GSA Annual Meeting in Phoenix, Arizona, USA - 2019

Paper No. 132-4
Presentation Time: 2:15 PM


SUTHERLAND, Grace M., WELCH, Jessica Lynn and FOREMAN, Brady Z., Geology, Western Washington University, 516 High St, Bellingham, WA 98225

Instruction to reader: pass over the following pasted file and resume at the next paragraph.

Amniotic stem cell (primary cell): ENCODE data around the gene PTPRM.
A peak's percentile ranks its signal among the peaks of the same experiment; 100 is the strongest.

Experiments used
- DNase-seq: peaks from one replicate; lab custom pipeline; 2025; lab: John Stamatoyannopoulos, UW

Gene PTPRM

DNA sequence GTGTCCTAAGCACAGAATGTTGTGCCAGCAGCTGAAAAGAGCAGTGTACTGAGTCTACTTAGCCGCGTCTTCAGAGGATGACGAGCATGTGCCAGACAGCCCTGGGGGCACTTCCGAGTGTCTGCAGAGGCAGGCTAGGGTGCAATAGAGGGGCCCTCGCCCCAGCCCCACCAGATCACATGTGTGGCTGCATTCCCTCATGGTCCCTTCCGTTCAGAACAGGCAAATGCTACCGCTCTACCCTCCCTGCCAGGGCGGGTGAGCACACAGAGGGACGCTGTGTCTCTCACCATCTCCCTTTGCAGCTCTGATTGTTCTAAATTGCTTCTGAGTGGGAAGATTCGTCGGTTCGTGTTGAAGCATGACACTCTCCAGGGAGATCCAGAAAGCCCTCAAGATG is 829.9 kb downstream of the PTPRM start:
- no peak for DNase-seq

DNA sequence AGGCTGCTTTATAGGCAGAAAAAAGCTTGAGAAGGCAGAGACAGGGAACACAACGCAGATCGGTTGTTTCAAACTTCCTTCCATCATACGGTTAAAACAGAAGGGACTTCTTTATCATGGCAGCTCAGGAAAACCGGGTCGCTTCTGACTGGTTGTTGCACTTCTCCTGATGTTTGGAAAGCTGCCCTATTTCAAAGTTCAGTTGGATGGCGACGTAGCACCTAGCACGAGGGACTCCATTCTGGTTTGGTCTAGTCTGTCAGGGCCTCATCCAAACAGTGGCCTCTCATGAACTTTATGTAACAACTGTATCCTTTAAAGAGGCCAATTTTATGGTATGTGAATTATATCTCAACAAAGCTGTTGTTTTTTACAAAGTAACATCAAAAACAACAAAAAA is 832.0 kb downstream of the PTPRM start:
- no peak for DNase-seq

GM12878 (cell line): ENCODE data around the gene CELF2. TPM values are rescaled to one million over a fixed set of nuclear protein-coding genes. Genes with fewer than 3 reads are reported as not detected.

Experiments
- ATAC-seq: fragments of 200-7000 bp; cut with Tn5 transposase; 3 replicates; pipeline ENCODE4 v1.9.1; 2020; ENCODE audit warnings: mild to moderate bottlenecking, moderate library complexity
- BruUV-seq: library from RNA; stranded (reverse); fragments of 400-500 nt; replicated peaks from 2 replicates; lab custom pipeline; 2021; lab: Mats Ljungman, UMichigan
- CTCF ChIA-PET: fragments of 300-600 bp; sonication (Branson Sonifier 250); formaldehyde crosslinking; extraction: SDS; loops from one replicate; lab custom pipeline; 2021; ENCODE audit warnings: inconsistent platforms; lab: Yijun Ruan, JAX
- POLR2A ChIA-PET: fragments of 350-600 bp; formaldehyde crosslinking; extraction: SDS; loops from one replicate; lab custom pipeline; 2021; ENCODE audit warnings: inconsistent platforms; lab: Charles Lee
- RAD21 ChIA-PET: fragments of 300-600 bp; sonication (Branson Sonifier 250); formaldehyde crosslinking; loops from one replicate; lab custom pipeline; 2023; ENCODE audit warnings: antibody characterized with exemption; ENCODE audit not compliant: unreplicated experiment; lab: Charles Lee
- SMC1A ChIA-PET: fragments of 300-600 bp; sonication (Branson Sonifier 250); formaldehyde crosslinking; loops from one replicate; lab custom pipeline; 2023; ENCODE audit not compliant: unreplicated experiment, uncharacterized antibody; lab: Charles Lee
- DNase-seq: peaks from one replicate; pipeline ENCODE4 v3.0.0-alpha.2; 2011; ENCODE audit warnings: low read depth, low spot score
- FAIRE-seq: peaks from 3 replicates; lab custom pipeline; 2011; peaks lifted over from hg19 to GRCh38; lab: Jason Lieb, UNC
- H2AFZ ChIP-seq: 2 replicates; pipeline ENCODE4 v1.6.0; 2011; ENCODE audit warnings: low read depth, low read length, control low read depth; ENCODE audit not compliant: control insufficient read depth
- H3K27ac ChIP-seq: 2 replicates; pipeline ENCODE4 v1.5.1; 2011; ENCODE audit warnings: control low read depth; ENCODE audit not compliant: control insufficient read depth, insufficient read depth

River channel morphodynamics are influenced by boundary conditions and internal behaviors of the sediment transport system. These morphodynamics are subsequently recorded in the alluvial stratigraphy. This feature of stratigraphy allows researchers to reconstruct the response of Earth's sediment transport systems to past changes in tectonism, eustasy, and climate. This study examines fluvial sandbodies within the earliest Eocene strata of the Bighorn Basin located in northwest Wyoming, U.S.A. Eocene deposition is represented by the Willwood Formation, which is composed of three lithofacies associations indicative of in-channel fluvial deposition, proximal floodplain crevasse splay deposition, and distal floodplain deposition. We focused on fluvial sandbodies in the southern portions of the Bighorn Basin near Worland, Wyoming. We documented the thickness and lateral extent of fluvial sandbodies as well as internal architecture of the units, and compared these with age equivalent strata in the northern Bighorn Basin from past studies. Fluvial deposition in the southern Bighorn typically produced lenticular sandbodies with 1-3 stories less than 10 meters thick and several tens of meters wide. The sandbodies exhibit fining upwards patterns in grain size and are dominated by trough cross-bedding and ripple cross-lamination with occasional soft sediment deformation near the tops of the unit. Paleocurrent measurements suggest paleodrainage to the northwest, and when combined with recent provenance analyses, indicate erosion of Cretaceous-aged marine shale units within the Bighorn Mountains to the east and southeast. The differences between southern and southeastern fluvial deposition and northern fluvial deposition appears to be the overall size of the sandbodies. In the north, near Cody and Powell Wyoming, fluvial sandbodies can exceed 20 meters in thickness and average ~0.7 km in width. We attribute these differences to a combination of differences in 1) catchment area and 2) provenance. In the south the catchment area is restricted to the Bighorn Mountains whereas the northern rivers' catchment area includes all surrounding Laramide uplifts and potentially distal sources in the Sevier fold-and-thrust belt. Furthermore, the provenance of the southern rivers is dominated by erosion of Cretaceous marine shales, which would yield comparatively little sand-sized sediment. This contrasts with other Laramide uplifts in the basin that had already unroofed their entire sedimentary cover as well as crystalline basement